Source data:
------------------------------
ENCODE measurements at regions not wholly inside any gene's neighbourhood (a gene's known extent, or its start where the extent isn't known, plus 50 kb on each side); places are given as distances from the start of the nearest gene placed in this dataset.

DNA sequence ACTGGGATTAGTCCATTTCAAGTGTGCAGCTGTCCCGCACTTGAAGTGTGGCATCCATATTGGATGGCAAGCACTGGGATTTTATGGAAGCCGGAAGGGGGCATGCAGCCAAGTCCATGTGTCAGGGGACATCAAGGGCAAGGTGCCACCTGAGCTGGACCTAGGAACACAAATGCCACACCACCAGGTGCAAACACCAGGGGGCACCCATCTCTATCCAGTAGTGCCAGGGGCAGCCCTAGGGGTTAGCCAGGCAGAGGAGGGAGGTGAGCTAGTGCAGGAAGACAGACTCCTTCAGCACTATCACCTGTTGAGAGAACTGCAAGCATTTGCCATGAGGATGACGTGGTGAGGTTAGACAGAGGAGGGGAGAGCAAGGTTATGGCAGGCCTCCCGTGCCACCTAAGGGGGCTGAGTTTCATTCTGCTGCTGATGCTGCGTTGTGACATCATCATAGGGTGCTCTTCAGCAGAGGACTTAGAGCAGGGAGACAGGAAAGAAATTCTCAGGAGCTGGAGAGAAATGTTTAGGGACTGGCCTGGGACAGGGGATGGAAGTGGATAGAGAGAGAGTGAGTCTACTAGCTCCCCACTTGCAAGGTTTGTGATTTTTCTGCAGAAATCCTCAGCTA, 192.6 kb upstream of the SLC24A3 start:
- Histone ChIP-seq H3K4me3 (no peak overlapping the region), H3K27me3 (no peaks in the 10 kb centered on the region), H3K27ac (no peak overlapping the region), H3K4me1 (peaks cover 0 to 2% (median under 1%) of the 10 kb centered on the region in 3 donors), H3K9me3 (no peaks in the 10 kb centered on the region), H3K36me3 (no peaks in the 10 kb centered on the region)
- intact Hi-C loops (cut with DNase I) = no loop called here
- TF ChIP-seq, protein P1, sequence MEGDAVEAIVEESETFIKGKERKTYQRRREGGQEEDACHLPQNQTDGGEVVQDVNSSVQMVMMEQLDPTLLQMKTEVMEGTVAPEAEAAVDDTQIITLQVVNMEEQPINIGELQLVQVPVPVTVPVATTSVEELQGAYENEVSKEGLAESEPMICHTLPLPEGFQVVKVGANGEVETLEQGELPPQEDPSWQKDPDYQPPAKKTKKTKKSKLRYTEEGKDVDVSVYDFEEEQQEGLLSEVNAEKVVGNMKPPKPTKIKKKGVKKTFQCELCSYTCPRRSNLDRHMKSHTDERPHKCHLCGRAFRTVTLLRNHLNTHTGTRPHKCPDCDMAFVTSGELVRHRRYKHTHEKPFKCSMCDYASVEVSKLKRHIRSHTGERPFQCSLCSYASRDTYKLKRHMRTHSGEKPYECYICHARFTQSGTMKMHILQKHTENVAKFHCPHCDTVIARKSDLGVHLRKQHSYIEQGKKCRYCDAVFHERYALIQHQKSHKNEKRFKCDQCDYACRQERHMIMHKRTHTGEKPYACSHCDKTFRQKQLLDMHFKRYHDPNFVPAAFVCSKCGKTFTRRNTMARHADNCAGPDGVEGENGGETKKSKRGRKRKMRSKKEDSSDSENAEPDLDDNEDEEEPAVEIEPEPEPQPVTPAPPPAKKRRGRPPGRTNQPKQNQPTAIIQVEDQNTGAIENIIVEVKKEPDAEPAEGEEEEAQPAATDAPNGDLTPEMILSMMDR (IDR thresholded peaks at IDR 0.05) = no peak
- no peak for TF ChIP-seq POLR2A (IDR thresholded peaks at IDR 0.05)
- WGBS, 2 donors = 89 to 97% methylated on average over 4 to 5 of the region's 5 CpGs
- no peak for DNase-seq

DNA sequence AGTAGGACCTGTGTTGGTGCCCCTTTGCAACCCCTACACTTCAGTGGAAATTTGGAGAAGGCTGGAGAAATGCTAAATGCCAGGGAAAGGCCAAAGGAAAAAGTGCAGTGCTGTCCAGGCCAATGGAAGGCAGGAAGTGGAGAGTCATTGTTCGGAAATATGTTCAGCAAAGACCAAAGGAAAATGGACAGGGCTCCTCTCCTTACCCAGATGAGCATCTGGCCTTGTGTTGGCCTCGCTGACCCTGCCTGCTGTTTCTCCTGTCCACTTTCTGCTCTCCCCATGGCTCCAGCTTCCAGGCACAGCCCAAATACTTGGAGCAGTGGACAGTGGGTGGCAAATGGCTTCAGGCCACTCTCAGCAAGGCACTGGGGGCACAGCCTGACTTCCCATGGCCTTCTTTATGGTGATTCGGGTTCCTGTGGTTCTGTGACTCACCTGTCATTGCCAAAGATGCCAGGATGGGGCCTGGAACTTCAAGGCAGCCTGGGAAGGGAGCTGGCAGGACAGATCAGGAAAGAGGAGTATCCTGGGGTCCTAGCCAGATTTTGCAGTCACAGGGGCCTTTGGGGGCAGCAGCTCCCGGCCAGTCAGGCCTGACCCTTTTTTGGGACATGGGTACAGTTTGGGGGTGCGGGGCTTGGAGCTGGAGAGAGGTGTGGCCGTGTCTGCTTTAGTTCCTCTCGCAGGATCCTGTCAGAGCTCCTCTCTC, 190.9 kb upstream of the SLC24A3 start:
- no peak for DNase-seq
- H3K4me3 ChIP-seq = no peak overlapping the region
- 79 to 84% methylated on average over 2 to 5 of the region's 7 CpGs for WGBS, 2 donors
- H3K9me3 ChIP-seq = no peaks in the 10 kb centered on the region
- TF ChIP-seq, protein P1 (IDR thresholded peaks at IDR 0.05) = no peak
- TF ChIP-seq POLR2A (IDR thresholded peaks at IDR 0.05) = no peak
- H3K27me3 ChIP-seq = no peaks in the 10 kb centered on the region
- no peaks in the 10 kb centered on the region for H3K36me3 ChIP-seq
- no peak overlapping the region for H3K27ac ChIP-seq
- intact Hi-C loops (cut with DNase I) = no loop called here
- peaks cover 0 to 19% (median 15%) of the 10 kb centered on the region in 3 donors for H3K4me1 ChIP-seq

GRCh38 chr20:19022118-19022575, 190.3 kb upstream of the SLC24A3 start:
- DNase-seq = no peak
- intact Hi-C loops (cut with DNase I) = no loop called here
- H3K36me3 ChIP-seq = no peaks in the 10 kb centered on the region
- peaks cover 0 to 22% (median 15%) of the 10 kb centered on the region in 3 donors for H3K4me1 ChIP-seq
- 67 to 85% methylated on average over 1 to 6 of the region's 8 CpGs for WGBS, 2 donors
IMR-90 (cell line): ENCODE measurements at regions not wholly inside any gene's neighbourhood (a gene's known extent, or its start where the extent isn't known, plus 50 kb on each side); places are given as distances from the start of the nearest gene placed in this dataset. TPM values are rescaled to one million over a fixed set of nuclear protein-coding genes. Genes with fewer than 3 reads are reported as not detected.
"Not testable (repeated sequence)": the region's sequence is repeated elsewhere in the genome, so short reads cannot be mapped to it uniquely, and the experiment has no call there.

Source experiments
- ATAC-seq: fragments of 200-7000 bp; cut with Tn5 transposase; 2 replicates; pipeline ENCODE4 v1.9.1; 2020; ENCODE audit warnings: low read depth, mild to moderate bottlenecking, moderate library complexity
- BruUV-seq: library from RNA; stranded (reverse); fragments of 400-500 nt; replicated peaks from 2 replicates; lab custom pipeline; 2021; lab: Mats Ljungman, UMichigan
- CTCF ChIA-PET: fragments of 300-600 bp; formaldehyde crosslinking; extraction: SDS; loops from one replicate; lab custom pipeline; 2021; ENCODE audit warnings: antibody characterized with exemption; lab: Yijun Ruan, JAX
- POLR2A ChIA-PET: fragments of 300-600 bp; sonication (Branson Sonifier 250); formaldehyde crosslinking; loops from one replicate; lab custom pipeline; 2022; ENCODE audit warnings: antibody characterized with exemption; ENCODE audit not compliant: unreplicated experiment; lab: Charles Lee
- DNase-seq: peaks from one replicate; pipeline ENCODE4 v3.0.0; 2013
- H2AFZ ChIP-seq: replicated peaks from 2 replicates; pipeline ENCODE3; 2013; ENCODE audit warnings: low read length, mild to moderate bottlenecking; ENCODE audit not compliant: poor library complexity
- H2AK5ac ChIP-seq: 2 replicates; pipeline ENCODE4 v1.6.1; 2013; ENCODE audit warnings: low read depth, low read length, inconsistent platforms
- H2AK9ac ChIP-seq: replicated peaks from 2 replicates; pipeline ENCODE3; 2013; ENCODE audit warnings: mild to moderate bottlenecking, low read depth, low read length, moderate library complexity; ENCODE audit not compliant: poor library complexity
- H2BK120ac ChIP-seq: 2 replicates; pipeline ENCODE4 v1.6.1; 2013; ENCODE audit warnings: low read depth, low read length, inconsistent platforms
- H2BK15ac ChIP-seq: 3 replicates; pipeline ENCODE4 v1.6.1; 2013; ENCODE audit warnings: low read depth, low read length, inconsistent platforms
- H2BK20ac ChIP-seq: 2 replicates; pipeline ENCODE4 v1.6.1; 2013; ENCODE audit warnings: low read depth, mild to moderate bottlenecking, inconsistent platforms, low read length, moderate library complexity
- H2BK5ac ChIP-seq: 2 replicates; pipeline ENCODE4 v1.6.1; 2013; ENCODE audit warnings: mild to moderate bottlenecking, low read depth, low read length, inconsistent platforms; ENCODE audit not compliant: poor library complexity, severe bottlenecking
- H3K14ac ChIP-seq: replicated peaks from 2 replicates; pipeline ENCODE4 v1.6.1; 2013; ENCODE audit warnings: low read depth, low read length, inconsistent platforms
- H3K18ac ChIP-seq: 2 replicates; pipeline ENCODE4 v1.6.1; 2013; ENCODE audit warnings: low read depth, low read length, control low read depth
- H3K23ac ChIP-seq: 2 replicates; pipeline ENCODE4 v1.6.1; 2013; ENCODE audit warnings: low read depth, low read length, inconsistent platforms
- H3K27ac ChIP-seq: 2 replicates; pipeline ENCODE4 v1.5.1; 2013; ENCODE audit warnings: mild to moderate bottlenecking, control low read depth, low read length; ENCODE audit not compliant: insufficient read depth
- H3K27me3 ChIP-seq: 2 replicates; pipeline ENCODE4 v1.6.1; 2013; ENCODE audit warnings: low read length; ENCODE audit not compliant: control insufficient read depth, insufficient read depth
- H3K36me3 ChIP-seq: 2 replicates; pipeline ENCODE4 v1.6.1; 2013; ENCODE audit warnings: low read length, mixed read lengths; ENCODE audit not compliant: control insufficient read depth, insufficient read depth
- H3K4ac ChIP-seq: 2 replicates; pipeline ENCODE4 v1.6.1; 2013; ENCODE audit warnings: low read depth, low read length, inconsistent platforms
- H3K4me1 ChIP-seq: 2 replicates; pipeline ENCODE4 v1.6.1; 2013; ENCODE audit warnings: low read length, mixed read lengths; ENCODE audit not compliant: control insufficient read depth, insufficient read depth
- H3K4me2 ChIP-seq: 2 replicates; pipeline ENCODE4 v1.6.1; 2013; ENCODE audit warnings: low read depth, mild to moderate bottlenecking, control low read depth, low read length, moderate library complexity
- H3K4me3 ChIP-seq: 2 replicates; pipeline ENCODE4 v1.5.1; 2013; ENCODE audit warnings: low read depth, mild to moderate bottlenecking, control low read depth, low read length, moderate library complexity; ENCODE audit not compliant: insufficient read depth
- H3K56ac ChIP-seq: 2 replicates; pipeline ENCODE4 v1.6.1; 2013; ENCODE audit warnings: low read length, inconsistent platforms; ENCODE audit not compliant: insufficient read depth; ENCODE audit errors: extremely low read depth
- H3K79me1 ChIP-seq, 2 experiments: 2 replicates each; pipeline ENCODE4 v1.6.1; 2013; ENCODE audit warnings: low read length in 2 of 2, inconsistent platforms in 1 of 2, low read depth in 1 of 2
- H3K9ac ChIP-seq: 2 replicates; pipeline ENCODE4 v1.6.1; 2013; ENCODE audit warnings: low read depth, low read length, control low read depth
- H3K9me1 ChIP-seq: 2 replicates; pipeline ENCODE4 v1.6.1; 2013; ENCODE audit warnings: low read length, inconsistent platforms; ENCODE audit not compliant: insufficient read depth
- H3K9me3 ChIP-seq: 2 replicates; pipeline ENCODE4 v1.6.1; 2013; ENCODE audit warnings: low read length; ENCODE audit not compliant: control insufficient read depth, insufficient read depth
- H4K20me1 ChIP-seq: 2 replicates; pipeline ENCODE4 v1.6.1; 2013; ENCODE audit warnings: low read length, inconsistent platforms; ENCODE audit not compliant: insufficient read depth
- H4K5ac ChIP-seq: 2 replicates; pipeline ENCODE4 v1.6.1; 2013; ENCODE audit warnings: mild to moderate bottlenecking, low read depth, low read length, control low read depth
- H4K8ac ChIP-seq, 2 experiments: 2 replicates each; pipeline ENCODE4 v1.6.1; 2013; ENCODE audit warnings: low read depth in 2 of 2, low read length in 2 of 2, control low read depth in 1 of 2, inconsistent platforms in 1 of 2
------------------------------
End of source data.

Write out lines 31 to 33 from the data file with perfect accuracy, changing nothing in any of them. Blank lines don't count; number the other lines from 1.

- BruUV-seq: library from RNA; stranded (reverse); fragments of 400-500 nt; replicated peaks from 2 replicates; lab custom pipeline; 2021; lab: Mats Ljungman, UMichigan
- CTCF ChIA-PET: fragments of 300-600 bp; formaldehyde crosslinking; extraction: SDS; loops from one replicate; lab custom pipeline; 2021; ENCODE audit warnings: antibody characterized with exemption; lab: Yijun Ruan, JAX
- POLR2A ChIA-PET: fragments of 300-600 bp; sonication (Branson Sonifier 250); formaldehyde crosslinking; loops from one replicate; lab custom pipeline; 2022; ENCODE audit warnings: antibody characterized with exemption; ENCODE audit not compliant: unreplicated experiment; lab: Charles Lee